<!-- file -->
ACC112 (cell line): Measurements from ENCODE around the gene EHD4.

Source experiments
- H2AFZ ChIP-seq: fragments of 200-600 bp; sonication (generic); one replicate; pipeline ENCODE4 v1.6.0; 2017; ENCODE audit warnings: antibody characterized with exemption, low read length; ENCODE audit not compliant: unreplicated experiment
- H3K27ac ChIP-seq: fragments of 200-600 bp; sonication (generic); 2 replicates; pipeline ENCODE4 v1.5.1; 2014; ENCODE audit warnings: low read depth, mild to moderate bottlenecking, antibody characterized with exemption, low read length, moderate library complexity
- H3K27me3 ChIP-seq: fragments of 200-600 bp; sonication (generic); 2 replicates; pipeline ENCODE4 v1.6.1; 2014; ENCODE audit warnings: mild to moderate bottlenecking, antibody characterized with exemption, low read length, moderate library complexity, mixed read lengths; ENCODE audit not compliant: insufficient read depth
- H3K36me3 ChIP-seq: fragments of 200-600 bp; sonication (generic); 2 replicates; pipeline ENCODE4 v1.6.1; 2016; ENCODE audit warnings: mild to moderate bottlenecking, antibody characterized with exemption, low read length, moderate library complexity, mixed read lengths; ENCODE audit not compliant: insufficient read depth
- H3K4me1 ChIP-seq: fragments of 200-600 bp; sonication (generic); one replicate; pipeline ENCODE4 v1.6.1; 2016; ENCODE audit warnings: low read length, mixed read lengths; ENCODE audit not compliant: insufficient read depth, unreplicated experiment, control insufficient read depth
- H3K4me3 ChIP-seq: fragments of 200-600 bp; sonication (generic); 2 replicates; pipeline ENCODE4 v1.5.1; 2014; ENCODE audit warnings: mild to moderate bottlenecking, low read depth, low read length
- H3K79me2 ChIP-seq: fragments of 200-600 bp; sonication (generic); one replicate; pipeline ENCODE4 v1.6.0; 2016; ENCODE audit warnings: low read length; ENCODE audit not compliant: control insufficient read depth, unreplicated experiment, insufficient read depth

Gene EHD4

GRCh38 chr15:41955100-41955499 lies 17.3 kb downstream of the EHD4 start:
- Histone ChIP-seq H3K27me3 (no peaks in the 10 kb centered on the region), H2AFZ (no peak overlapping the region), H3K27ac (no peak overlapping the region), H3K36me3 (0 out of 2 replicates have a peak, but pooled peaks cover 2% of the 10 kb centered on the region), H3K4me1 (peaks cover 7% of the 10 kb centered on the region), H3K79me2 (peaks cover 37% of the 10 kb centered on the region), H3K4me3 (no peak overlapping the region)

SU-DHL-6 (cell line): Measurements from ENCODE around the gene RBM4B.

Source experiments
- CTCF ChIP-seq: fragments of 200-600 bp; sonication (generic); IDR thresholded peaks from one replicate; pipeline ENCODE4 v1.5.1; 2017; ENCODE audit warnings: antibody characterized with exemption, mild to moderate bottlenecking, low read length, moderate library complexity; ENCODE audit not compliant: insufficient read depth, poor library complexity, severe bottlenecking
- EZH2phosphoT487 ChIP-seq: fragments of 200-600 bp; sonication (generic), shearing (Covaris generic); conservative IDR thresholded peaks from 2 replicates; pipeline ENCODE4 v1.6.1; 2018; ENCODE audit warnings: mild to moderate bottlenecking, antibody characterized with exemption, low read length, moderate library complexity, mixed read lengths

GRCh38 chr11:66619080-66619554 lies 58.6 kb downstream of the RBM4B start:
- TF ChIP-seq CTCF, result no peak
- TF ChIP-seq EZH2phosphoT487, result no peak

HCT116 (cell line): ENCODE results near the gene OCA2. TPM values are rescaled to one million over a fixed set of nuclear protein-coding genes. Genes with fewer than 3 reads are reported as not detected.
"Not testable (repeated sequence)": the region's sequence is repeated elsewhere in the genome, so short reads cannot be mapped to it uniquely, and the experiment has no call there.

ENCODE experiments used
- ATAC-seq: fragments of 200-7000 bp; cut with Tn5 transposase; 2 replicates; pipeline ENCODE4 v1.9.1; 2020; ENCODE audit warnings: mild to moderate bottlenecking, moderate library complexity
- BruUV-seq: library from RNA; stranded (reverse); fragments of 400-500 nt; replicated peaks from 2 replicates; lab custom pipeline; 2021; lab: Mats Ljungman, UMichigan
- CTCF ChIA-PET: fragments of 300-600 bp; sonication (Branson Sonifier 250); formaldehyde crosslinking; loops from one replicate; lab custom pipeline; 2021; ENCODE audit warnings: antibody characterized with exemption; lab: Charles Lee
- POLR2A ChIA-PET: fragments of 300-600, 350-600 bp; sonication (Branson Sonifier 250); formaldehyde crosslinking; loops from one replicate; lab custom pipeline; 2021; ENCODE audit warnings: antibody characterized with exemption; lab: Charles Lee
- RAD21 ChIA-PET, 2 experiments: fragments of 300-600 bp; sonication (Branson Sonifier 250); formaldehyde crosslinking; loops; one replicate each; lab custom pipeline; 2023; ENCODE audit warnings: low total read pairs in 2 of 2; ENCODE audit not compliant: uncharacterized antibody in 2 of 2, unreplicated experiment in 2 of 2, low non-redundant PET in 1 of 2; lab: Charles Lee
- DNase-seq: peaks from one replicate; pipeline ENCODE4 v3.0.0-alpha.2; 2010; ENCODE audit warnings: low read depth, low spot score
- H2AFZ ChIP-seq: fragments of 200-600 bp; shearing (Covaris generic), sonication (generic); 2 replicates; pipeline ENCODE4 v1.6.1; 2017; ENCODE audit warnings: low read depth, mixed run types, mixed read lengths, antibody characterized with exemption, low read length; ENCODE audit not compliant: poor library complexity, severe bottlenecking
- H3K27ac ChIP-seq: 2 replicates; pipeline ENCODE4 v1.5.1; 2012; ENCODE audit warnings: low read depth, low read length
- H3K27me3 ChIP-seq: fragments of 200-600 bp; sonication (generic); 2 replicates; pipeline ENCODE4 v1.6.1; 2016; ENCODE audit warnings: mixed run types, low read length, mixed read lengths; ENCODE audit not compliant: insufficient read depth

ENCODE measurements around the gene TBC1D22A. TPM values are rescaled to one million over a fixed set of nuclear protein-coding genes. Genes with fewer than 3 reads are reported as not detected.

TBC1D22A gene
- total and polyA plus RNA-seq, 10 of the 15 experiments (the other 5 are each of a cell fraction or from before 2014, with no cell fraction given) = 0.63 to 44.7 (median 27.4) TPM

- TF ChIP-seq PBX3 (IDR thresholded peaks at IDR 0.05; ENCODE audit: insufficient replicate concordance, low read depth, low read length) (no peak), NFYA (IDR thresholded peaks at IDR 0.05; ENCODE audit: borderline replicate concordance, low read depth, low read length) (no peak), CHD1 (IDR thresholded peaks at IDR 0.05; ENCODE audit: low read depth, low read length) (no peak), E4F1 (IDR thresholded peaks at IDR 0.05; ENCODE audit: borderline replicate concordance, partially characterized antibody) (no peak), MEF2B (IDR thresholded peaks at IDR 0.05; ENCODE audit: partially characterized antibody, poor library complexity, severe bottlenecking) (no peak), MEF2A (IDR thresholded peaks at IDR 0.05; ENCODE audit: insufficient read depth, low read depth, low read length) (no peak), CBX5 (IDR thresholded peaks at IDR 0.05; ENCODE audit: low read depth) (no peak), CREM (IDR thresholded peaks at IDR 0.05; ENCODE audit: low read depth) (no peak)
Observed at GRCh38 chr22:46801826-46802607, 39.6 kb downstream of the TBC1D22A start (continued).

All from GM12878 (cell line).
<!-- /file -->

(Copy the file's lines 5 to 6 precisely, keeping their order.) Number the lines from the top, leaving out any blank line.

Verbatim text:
- H3K27me3 ChIP-seq: fragments of 200-600 bp; sonication (generic); 2 replicates; pipeline ENCODE4 v1.6.1; 2014; ENCODE audit warnings: mild to moderate bottlenecking, antibody characterized with exemption, low read length, moderate library complexity, mixed read lengths; ENCODE audit not compliant: insufficient read depth
- H3K36me3 ChIP-seq: fragments of 200-600 bp; sonication (generic); 2 replicates; pipeline ENCODE4 v1.6.1; 2016; ENCODE audit warnings: mild to moderate bottlenecking, antibody characterized with exemption, low read length, moderate library complexity, mixed read lengths; ENCODE audit not compliant: insufficient read depth